India: IPL, TV Industrial Complex and Social Media

That new technology, trends etc take their own sweet(not so) time to reach and permeate the Indian market is a well known and accepted fact, and Social Media is no different. While marketing and advertising companies/teams from other countries(especially from the west) might have already dipped deep in the Social Media waters, their counterparts in India are no where close.

When Pepsi ditched Superbowl and chose to spend their budget ($20 million) on a Social Media campaign there were celebrations amongst the Social Media folks world over and everyone(Including we in India) felt that Social Media has finally arrived and the game has changed from being Traditional Media centric to Social Media being equally if not more important. If you think that’s the same with India (transition from Tradition Media to Social  Media at a considerable level), think again.

In the course of last year or so I’ve met numerous Social Media enthusiasts/marketers/analysts and quite a few advertising/media agencies and some guys who are in-charge of marketing campaigns for the brands they represent. Little has changed since last year if we talk about how people who offer Social Media solutions feel and how those who should be using those Social Media solutions feel. Despite all the jazz around Social Media, in India particularly brands are spending a bare minimum percentage of their marketing/advertising budget on Social Media. Not just this, what’s particularly interesting is the fact that in India some brands have started spending more(and not less) on Traditional Media. If these figures are anything to go by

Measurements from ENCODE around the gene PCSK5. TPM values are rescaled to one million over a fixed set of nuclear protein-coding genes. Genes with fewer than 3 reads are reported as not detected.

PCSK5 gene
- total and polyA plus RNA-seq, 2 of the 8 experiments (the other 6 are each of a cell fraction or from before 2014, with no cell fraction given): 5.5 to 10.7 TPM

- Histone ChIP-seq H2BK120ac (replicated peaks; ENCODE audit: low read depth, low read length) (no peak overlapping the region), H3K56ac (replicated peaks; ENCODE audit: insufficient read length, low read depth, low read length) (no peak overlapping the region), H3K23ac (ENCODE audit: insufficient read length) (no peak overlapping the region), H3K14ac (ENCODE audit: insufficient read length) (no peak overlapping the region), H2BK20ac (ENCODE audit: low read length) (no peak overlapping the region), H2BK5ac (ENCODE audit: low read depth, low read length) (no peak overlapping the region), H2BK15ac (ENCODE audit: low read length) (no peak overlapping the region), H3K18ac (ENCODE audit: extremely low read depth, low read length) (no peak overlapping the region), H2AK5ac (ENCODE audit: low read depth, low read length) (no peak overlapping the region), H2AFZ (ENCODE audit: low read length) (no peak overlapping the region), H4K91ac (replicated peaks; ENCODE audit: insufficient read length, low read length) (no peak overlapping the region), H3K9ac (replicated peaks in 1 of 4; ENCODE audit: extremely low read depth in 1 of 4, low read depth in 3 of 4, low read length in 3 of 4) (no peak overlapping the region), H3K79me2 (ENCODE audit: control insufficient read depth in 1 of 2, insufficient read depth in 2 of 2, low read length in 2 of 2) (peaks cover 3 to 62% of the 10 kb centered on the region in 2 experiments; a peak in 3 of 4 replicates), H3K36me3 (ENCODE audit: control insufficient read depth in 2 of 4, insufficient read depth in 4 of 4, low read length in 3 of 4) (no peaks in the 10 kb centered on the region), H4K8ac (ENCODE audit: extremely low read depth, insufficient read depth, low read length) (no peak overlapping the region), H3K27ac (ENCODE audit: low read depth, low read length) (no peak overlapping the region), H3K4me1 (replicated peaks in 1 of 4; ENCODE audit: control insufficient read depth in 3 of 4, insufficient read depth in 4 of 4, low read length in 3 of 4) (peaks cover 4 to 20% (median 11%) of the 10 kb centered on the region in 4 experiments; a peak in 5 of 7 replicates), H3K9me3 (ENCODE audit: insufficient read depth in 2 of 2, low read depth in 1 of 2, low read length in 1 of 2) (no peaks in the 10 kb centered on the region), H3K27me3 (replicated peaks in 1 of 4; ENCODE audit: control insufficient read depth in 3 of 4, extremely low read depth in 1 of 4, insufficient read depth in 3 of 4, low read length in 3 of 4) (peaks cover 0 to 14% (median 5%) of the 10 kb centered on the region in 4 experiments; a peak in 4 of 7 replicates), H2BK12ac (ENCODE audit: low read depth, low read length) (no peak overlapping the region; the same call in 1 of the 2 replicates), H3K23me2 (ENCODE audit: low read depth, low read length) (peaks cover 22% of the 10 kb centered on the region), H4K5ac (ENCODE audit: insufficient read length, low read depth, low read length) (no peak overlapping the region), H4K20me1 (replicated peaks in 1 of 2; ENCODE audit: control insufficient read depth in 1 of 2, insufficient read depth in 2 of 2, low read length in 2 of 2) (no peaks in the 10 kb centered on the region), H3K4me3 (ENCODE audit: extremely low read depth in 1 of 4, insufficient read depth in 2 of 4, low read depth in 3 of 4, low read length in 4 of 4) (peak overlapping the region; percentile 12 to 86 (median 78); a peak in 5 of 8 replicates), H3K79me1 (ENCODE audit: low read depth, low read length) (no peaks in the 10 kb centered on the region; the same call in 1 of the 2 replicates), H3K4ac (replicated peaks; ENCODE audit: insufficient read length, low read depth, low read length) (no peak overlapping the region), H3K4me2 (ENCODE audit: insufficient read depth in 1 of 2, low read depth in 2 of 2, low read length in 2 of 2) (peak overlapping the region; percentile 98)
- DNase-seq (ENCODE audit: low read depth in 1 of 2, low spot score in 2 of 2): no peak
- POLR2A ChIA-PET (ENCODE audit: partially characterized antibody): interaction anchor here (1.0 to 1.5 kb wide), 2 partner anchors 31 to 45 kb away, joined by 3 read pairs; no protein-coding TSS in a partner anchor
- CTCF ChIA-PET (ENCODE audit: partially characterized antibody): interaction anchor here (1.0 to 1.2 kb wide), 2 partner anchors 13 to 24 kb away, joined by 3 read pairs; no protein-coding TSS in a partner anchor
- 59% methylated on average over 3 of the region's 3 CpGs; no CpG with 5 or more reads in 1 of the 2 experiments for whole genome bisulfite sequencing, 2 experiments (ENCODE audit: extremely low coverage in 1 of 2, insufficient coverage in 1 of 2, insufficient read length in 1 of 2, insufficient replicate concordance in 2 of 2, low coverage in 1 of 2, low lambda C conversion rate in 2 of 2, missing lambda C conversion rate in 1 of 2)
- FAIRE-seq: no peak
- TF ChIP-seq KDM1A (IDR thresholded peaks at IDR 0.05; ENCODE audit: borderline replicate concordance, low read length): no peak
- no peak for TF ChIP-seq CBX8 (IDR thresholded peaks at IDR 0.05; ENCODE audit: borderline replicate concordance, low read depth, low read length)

AD Rates for IPL3 and T20 World Cup 2010
you can get an idea of how things seem to be moving in the Indian market. We are increasingly spending more money on Traditional Media and it’s not just TV ads, the print media is also on a roll with Realtors and FMCG companies booking full page ads like anything.  It’s not just a co-incidence that there aren’t any remarkable Social Media campaigns around IPL despite all the hype and hoopla.

Keeping in mind all this and the response that these Traditional Media campaigns manage to get I would like to believe
that the days of TV-Industrial Complex are not yet over in India and it will be another few years before significant changes start to happen.

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One thought on “India: IPL, TV Industrial Complex and Social Media

  1. Rituraj

    Hi Mayank, No doubt that India is very big market for such food and beverage companies. It’s their compulsion to add social media in their marketing plan because their campaign was fully focused on Youngistan. Even pepsi’s slogan was Youngastan ka wow!

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